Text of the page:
Why Atletico Madrid Winning the Title Will Be Good for La Liga

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Why Atletico Madrid Winning the Title Will Be Good for La Liga
Matt Dunham/Associated Press

"This defeat is the best thing that could happen," said Diego Simeone, according to AS (via Football Espana). The Argentine had just seen his team beaten by Levante, but the draws from Barcelona and Real Madrid on the weekend means the championship is still in their own hands.

"We expect three weeks with very high intensity and emotion. It is the ideal time for men, for players. We expect three fantastic weeks."

At the end of those three weeks, Simeone's team could win a unique double, or, equally, they could end the campaign without a trophy.

Nothing is guaranteed in this league, but you get the impression they have been given a second chance.

The two-horse title race of the previous years led to various criticism that La Liga was just another Scotland.

It was a bit unfair given how Barcelona and Real Madrid have been two of the best teams in Europe, if not the best. Glasgow Rangers' financial problems have also destroyed that analogy.

There was still essentially another league. The Clasico pairing and another for the other 18 teams.

Unai Emery's Valencia team would continually finish third. It was a fantastic achievement, and other than the Valencia supporters, no one was expecting them to make a title challenge.

For a team that was heavily in debt, could we really ask for them to compete with two of the world's richest clubs?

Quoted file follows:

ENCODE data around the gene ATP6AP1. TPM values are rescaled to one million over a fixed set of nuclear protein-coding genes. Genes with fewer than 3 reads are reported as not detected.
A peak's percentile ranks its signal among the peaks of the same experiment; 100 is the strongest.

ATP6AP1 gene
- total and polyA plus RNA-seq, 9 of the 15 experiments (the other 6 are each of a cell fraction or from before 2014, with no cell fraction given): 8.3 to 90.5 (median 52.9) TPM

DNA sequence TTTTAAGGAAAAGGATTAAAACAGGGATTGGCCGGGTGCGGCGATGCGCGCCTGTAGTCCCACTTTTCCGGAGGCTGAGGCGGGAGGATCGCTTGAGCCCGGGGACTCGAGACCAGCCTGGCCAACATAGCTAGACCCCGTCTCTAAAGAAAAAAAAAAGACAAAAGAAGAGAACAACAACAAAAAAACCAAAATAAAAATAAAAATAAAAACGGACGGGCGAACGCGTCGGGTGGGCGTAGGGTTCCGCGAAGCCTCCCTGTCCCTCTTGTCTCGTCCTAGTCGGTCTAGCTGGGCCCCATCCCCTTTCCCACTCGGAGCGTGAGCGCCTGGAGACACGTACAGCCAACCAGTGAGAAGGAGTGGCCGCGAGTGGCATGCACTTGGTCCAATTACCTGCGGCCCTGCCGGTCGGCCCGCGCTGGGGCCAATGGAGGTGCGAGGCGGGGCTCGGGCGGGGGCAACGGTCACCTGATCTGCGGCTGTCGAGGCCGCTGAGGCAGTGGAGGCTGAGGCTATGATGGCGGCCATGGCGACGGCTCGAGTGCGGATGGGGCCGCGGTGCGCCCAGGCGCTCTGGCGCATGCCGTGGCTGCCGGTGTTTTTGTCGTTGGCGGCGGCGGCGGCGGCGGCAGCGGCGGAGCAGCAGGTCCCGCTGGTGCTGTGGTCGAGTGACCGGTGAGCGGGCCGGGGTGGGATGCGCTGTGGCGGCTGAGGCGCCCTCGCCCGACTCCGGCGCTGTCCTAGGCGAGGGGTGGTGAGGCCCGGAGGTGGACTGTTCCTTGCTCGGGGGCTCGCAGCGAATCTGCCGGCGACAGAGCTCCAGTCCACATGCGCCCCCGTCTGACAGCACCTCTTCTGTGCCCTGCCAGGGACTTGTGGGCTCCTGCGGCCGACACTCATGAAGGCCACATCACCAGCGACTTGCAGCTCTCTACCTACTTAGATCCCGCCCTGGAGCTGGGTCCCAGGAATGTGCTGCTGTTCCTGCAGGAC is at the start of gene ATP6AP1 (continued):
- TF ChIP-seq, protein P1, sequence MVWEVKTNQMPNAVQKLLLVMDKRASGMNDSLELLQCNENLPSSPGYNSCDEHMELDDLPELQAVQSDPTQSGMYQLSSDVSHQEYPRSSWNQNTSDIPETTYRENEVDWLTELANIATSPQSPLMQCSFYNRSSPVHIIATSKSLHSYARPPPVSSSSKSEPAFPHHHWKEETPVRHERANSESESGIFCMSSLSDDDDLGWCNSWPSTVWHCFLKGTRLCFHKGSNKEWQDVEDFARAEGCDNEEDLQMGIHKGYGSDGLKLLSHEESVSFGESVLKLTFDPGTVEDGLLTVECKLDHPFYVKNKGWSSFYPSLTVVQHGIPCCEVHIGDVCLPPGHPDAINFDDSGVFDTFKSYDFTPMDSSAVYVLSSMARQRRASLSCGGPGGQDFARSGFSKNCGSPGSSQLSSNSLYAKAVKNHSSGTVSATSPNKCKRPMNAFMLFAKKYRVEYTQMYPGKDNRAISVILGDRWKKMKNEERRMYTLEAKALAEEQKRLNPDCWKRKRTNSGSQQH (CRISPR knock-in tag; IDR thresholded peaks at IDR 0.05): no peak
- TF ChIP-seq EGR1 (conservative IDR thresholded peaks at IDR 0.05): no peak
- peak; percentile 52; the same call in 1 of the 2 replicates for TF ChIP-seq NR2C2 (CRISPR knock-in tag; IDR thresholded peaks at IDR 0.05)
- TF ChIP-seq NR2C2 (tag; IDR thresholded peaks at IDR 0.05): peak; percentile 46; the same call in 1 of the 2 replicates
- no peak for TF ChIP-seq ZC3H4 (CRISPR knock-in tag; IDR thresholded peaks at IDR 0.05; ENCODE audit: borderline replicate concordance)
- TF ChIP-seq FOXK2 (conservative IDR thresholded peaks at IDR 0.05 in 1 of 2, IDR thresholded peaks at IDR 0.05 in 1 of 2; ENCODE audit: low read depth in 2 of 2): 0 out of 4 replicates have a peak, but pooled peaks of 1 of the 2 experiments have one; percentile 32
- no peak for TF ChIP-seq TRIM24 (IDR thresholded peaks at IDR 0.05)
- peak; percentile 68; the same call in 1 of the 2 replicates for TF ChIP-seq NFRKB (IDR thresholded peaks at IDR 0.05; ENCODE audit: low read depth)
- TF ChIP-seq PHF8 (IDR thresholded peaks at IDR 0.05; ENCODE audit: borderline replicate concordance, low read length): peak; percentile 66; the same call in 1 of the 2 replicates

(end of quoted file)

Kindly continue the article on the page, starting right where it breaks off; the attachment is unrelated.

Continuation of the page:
Emery is now the Sevilla coach, but when he was still at the Mestalla, I spoke to Rafael Benitez about the situation. "He is doing well in La Liga with Valencia given the difference in that Madrid and Barcelona have the greater resources, so in that respect, he is achieving great success," explained the Napoli manager, via LaLigaUK.

Benitez was the last coach to win the league outside of Barcelona and Real Madrid. That was when he was in charge of Los Che, which was 10 years ago.

Atletico are doing that, though, and have joined the other two. It's not money that has been the driving force either—hard work, determination, psychology and tactical nous have all played their part.

It would reinvigorate the league as a whole if Atleti were to take the trophy back to the Vicente Calderon. When everything becomes a little too predictable, it risks becoming boring.

The interest in whether they could maintain their power would be huge, whilst Barcelona and Real Madrid would be forced to up their game once more.

It will attract new fans to the league; those that don't watch La Liga on a regular basis have been pleasantly surprised by the emergence of Los Rojiblancos.

There were certainly some neutrals that were growing tired of the predictive nature of the competition. It's a reason to market the league as a collective product rather than 18 Davids and two Goliaths.

Everyone loves a good underdog story. The team that costs less than one player from the opposition are fighting against the odds to claim something that is seemingly impossible.

The inevitable sales over the next few years will eventually take their toll on the squad and their ability to compete. Furthermore, Simeone's methods might not work over a sustained period, and he might seek a fresh challenge.

For now, we should just enjoy this historical achievement from Atletico Madrid and celebrate them giving new life to the world of Spanish football.

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